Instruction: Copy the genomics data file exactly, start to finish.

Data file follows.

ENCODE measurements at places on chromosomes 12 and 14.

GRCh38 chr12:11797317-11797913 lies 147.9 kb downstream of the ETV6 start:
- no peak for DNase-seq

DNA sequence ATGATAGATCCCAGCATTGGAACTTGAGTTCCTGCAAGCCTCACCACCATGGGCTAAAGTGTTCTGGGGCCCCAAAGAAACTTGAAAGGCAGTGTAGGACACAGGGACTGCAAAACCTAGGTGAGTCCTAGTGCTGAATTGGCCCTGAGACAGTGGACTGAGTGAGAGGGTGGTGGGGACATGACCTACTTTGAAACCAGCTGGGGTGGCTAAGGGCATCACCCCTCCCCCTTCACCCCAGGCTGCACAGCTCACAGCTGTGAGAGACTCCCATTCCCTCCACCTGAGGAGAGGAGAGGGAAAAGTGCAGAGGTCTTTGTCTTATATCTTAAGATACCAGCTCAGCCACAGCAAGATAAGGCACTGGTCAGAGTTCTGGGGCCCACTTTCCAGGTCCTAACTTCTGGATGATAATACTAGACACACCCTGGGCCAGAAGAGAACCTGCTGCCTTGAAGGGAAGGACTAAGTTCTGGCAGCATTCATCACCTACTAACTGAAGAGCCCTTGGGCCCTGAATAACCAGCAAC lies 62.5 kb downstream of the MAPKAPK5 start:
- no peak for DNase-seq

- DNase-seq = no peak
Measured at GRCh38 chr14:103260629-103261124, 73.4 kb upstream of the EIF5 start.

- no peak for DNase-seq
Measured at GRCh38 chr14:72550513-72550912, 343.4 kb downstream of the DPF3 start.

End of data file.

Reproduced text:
ENCODE measurements at places on chromosomes 12 and 14.

GRCh38 chr12:11797317-11797913 lies 147.9 kb downstream of the ETV6 start:
- no peak for DNase-seq

DNA sequence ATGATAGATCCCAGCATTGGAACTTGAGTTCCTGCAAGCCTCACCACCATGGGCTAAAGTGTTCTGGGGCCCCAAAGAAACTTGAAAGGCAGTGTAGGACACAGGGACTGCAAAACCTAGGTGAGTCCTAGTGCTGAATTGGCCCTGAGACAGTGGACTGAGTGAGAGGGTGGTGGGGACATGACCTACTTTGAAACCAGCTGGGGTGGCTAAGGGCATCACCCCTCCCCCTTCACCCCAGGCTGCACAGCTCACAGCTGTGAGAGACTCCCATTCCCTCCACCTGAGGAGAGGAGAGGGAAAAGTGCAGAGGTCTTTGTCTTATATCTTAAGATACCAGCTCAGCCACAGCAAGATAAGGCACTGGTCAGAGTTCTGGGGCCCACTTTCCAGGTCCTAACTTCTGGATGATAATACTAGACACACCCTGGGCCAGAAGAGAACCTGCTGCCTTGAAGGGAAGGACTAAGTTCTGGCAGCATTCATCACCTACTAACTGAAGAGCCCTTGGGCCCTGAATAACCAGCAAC lies 62.5 kb downstream of the MAPKAPK5 start:
- no peak for DNase-seq

- DNase-seq = no peak
Measured at GRCh38 chr14:103260629-103261124, 73.4 kb upstream of the EIF5 start.

- no peak for DNase-seq
Measured at GRCh38 chr14:72550513-72550912, 343.4 kb downstream of the DPF3 start.